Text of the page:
Wednesday, 18 November 2015

The Next War or the Last War in South Asia? By Michael Krepon

The Next War or the Last War in South Asia?
By Michael Krepon
Two fundamentally different nuclear futures are conceivable on the subcontinent. One is surprisingly pacific, even without conflict resolution between India and Pakistan. The other is deeply tragic – the standard worse case of a limited conventional war crossing the nuclear threshold. This choice deserves to be a key topic of conversation with Pakistan’s Army Chief, General Raheel Sharif, who visits Washington this week.

The classic, radioactive scenario spools out from a big explosion on Indian soil that is traced back to a group in Pakistan with prior links to its intelligence services. Both militaries thereafter begin to re-position themselves for a limited war. Pakistan ostentatiously moves missiles around to warn India and spin up Washington to engage in crisis management. New Delhi follows suit. A missile or two is flight-tested. Pakistan’s short-range, nuclear-capable missiles, the Nasr, move closer to likely contact points between the two armies, clarifying deterrence messages and raising the stakes for Indian military engagement.

In this scenario, Prime Minister Narendra Modi is made of sterner stuff than his more reflective predecessors. He authorizes a military riposte. A mushroom cloud is detected on Pakistani soil. Maybe it’s an accident, maybe not. Perhaps it’s a result of an Indian air strike on a Nasr battery.
The standard U.S. crisis management playbook, which is predicated on New Delhi’s ambivalence or disinclination to fight, is thrown out the window. A radioactive battlefield and the possibility of prompt escalation foreclose a trip to the region by the U.S. Secretary of State; the choreography of subsequent visitors is put on hold. Commercial aircraft keep their distance from the region, while embassies desperately make plans to evacuate their nationals from a war zone.

In these chaotic circumstances, national leaders who have failed to engage constructively prior to this impasse must now try to figure out what happened and how to prevent more mushroom clouds. Confident assumptions of nuclear deterrence will by now have turned a sharp corner, with prospects of widespread confusion and panic ahead. Crucial decisions must be made hurriedly. The unthinkable has happened. This heavily freighted scenario has been played out in many war games that typically end badly.

Now let’s try to imagine a very different scenario. Let’s focus on the continued absence of a triggering event of Indian soil. It’s been seven long years since the 2008 Mumbai assaults. The group behind this assault, the Lashkar e-Toiba, is old news. Its leaders are living sedate lives in comfortable surroundings. Many hotheads have shifted allegiances and moved elsewhere, where the action is. Young men itching for a fight have no shortage of battlefields.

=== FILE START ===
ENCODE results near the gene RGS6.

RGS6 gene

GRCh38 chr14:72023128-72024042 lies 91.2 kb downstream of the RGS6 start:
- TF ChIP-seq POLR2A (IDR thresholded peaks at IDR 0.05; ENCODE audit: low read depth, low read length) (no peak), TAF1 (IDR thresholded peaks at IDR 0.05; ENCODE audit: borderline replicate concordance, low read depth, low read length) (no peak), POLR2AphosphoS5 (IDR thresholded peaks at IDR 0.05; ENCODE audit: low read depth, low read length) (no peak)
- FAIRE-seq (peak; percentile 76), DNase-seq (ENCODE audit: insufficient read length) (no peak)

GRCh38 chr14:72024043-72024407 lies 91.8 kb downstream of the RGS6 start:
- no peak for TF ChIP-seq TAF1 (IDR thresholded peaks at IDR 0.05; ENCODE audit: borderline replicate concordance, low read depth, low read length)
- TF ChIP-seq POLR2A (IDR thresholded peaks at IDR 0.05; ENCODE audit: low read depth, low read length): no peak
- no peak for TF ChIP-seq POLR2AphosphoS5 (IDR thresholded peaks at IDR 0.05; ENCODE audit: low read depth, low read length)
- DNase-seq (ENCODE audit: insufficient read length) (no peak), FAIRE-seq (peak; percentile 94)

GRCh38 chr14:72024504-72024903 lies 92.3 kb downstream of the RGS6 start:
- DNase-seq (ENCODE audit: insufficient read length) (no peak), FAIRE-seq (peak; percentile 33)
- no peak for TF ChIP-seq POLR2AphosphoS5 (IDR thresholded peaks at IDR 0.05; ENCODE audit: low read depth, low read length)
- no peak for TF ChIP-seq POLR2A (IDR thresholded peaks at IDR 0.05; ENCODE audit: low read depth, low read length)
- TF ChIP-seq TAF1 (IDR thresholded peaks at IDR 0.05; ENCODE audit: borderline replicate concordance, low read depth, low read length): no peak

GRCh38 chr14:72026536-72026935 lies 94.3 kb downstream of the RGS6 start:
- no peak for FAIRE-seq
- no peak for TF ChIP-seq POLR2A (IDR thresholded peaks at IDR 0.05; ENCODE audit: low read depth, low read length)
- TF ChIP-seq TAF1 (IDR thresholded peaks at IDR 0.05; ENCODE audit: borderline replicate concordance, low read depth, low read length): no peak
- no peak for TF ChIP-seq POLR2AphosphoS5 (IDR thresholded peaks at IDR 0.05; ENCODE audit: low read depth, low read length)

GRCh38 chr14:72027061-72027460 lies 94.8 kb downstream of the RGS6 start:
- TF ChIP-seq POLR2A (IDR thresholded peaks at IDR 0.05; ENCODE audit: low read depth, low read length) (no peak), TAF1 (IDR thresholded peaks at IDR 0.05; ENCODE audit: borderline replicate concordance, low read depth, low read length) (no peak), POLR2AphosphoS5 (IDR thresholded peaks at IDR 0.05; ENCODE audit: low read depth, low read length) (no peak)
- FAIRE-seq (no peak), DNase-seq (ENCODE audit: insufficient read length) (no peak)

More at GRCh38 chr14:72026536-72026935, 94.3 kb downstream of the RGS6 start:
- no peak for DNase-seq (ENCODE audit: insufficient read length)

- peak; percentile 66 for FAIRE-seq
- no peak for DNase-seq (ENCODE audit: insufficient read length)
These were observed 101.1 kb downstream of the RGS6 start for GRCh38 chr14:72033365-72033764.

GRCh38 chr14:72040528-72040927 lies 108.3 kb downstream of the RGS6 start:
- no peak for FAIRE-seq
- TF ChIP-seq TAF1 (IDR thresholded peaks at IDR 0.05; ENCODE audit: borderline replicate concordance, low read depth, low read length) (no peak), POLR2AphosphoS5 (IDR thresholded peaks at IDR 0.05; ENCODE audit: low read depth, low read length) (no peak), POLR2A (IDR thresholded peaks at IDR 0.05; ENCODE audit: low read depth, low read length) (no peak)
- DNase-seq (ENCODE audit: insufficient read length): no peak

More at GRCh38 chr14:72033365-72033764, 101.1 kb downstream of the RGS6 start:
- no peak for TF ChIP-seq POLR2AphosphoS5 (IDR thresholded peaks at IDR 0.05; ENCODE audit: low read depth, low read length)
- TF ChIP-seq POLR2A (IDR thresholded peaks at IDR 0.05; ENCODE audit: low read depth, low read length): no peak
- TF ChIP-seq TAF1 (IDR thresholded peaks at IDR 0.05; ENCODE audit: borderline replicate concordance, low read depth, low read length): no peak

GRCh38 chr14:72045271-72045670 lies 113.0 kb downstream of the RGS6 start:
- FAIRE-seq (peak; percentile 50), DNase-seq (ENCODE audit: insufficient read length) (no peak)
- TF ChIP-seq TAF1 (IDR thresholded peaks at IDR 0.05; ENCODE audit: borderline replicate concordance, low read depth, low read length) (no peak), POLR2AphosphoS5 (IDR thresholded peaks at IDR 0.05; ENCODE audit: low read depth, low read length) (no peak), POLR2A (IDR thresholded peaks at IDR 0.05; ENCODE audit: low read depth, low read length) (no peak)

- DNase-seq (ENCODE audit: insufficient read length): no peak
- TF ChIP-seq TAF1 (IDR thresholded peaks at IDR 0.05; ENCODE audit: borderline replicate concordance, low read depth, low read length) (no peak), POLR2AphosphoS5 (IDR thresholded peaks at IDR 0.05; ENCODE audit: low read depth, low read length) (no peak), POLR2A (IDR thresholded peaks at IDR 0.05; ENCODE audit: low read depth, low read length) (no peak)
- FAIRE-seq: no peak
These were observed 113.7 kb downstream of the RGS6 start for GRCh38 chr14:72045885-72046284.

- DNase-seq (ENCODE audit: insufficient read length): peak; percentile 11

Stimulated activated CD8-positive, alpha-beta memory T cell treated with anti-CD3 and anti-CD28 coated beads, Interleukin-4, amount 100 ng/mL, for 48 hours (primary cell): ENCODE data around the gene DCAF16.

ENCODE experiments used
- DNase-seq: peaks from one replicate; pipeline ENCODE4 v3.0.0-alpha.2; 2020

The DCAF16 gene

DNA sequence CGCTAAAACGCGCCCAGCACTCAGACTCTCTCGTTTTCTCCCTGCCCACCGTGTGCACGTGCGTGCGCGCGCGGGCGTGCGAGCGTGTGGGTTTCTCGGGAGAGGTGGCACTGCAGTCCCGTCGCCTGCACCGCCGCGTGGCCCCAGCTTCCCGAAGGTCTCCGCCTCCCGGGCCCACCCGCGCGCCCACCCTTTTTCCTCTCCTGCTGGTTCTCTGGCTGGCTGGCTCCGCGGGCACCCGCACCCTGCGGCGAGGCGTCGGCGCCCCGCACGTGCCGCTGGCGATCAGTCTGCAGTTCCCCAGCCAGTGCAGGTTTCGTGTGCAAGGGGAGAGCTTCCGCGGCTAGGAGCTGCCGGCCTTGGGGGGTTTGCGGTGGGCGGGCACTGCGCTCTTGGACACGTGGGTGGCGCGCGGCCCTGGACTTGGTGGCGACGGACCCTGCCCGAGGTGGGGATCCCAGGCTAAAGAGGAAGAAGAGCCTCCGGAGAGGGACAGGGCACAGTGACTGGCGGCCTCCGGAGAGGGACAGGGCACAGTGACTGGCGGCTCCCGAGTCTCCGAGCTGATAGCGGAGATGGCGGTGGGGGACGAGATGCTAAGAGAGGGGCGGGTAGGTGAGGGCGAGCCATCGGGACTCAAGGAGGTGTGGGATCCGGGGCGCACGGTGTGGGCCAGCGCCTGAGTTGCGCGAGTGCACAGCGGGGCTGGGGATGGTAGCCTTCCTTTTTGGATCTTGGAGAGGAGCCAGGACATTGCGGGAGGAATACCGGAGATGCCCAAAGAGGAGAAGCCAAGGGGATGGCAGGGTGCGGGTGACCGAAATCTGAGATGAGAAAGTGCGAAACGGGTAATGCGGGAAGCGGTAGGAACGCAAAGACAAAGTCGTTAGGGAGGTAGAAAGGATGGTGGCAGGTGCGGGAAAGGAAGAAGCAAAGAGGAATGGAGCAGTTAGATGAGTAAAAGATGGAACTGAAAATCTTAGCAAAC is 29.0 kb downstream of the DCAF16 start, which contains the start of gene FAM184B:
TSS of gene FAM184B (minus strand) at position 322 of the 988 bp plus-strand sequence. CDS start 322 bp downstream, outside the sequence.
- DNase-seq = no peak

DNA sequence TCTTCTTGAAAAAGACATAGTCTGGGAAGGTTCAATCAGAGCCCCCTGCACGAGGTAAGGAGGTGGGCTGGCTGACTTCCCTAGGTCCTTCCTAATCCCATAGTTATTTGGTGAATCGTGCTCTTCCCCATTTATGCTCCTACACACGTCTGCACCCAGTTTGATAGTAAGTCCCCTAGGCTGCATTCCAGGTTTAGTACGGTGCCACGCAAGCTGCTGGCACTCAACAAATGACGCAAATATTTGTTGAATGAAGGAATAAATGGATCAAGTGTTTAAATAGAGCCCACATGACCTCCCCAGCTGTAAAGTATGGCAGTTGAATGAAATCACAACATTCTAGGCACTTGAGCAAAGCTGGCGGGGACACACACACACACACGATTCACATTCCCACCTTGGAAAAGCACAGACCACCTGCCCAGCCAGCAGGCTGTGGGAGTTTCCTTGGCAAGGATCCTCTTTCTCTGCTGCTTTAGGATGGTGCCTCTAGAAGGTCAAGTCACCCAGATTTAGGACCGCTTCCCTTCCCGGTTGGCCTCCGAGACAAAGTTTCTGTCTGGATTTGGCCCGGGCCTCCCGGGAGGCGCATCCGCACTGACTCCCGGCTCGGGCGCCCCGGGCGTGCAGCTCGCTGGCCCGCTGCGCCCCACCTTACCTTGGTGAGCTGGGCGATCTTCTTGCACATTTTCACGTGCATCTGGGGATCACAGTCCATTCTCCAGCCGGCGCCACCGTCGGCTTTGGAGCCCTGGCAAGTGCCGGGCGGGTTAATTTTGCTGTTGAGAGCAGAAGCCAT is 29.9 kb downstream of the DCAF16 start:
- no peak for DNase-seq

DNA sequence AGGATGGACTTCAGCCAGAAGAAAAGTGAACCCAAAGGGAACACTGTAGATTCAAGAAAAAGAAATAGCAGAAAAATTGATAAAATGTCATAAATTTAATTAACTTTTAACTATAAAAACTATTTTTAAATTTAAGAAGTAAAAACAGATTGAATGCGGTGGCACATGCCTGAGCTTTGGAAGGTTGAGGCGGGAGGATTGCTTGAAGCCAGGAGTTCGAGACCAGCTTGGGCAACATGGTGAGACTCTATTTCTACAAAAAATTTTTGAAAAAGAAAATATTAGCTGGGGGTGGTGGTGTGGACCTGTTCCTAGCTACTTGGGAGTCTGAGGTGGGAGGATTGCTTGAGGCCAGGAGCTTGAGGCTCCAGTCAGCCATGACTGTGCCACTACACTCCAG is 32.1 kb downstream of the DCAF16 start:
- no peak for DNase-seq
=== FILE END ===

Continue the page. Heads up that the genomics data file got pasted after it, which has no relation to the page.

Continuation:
Circumstances have changed; Pakistan’s military and intelligence services win no prizes for another big explosion in India. They are fighting to clear their homeland of remnants of the Pakistan Taliban they helped spawn. Even if New Delhi backs down after another attack, it’s the same old story line of Pakistan either being complicit in a major terrorist attack or being incompetent to stop it. Pakistan’s image and economy take big hits.
Diplomatic sparring is increasing over Kashmir, but barriers and heavy fencing across the Kashmir divide limit the amount of trouble Pakistan can make in the Valley. The future of Afghanistan is more subject to change, but Afghanistan is a mess.

Now envision Modi’s calculations. His star is beginning to fade. A splendid little war with Pakistan entails great risk, and will surely mess up prospects for economic growth. This calculus led his predecessors not to respond to previous explosions even before Pakistan’s public embrace tactical nuclear weapons. The existence of these dangerous weapons could now reinforce Modi’s calculus of restraint.

This alternative scenario sounds too good to be true: a Pakistan that doesn’t spark another major crisis on the subcontinent, and an India that would rather grow its economy than fight a limited conventional war with Pakistan. These circumstances won’t lead to better relations as long as Modi refuses to engage Pakistan except on terms that no Pakistani leader can accept; but neither does non-engagement become a predicate for war.

A scenario in which war is no longer an option on the subcontinent also suggests that when New Delhi is ready to improve ties with Pakistan, positive results might be achievable. But war cannot be ruled out, even if Rawalpindi is systematically reducing space for the LeT to operate, because Pakistan is home to a great many wild men and a fast-growing nuclear arsenal. And Modi remains a mystery, especially under fire.
Have India and Pakistan fought their last war? Tipping the scales toward peace requires the Obama administration to press General Sharif to prevent events that could trigger the next war, while pressing the Modi government to re-engage with Pakistan.

Michael Krepon is the Co-founder of the Stimson Center.

This piece originally ran in Arms Control Wonk, November 17th, 2015

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